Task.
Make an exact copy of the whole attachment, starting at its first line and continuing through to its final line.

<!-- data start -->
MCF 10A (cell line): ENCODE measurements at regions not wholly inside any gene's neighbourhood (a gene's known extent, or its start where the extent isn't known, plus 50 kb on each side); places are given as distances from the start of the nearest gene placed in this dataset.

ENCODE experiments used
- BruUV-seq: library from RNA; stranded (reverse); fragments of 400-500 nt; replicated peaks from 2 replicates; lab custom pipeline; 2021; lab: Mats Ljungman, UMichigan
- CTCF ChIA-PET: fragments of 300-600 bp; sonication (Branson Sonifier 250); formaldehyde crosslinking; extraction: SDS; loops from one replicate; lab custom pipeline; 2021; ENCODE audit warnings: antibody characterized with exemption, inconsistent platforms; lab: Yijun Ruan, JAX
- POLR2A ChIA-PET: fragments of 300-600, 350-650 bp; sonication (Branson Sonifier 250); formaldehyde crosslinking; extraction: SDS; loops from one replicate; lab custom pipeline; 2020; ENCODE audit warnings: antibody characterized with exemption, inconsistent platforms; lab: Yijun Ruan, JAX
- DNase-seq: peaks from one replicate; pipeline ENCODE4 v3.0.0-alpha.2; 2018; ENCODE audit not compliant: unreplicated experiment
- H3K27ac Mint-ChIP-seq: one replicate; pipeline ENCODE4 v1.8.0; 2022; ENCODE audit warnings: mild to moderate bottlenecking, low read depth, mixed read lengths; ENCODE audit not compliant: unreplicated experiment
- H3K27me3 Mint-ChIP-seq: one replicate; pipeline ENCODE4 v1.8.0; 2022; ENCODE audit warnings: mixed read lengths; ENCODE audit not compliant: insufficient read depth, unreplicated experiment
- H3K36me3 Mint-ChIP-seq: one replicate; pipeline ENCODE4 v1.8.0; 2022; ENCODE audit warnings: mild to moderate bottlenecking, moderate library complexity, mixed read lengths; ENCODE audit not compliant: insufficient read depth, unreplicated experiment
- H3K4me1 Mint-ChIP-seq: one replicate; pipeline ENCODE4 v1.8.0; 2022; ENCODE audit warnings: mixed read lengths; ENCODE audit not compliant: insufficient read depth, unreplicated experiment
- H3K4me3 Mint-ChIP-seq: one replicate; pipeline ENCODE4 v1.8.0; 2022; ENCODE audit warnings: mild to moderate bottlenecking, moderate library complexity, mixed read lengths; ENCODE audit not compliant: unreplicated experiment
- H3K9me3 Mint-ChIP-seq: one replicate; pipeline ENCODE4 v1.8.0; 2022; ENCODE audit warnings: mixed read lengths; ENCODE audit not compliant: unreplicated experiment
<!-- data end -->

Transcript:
MCF 10A (cell line): ENCODE measurements at regions not wholly inside any gene's neighbourhood (a gene's known extent, or its start where the extent isn't known, plus 50 kb on each side); places are given as distances from the start of the nearest gene placed in this dataset.

ENCODE experiments used
- BruUV-seq: library from RNA; stranded (reverse); fragments of 400-500 nt; replicated peaks from 2 replicates; lab custom pipeline; 2021; lab: Mats Ljungman, UMichigan
- CTCF ChIA-PET: fragments of 300-600 bp; sonication (Branson Sonifier 250); formaldehyde crosslinking; extraction: SDS; loops from one replicate; lab custom pipeline; 2021; ENCODE audit warnings: antibody characterized with exemption, inconsistent platforms; lab: Yijun Ruan, JAX
- POLR2A ChIA-PET: fragments of 300-600, 350-650 bp; sonication (Branson Sonifier 250); formaldehyde crosslinking; extraction: SDS; loops from one replicate; lab custom pipeline; 2020; ENCODE audit warnings: antibody characterized with exemption, inconsistent platforms; lab: Yijun Ruan, JAX
- DNase-seq: peaks from one replicate; pipeline ENCODE4 v3.0.0-alpha.2; 2018; ENCODE audit not compliant: unreplicated experiment
- H3K27ac Mint-ChIP-seq: one replicate; pipeline ENCODE4 v1.8.0; 2022; ENCODE audit warnings: mild to moderate bottlenecking, low read depth, mixed read lengths; ENCODE audit not compliant: unreplicated experiment
- H3K27me3 Mint-ChIP-seq: one replicate; pipeline ENCODE4 v1.8.0; 2022; ENCODE audit warnings: mixed read lengths; ENCODE audit not compliant: insufficient read depth, unreplicated experiment
- H3K36me3 Mint-ChIP-seq: one replicate; pipeline ENCODE4 v1.8.0; 2022; ENCODE audit warnings: mild to moderate bottlenecking, moderate library complexity, mixed read lengths; ENCODE audit not compliant: insufficient read depth, unreplicated experiment
- H3K4me1 Mint-ChIP-seq: one replicate; pipeline ENCODE4 v1.8.0; 2022; ENCODE audit warnings: mixed read lengths; ENCODE audit not compliant: insufficient read depth, unreplicated experiment
- H3K4me3 Mint-ChIP-seq: one replicate; pipeline ENCODE4 v1.8.0; 2022; ENCODE audit warnings: mild to moderate bottlenecking, moderate library complexity, mixed read lengths; ENCODE audit not compliant: unreplicated experiment
- H3K9me3 Mint-ChIP-seq: one replicate; pipeline ENCODE4 v1.8.0; 2022; ENCODE audit warnings: mixed read lengths; ENCODE audit not compliant: unreplicated experiment